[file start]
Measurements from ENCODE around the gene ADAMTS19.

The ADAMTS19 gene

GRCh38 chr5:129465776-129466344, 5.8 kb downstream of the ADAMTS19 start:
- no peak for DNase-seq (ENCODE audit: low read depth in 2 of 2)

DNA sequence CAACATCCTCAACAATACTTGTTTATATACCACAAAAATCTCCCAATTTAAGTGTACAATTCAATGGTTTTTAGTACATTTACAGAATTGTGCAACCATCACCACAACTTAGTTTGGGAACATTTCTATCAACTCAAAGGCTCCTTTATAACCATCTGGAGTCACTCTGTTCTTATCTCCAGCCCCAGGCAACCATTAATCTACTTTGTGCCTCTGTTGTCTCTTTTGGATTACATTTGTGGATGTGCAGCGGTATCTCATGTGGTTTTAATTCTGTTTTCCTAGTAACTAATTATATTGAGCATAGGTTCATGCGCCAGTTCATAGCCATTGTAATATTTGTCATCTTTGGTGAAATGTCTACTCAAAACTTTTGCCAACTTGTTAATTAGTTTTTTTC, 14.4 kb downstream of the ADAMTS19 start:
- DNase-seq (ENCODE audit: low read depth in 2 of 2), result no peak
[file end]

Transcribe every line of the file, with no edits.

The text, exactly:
Measurements from ENCODE around the gene ADAMTS19.

The ADAMTS19 gene

GRCh38 chr5:129465776-129466344, 5.8 kb downstream of the ADAMTS19 start:
- no peak for DNase-seq (ENCODE audit: low read depth in 2 of 2)

DNA sequence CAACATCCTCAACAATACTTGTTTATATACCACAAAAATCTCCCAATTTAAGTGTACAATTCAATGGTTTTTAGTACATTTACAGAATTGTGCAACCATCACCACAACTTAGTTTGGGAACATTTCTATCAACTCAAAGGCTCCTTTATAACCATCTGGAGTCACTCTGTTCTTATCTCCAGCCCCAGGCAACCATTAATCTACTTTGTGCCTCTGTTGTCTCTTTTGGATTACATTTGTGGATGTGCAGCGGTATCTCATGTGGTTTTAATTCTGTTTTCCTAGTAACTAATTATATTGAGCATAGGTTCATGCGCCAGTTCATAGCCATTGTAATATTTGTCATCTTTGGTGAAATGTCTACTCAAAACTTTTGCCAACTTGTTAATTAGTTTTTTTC, 14.4 kb downstream of the ADAMTS19 start:
- DNase-seq (ENCODE audit: low read depth in 2 of 2), result no peak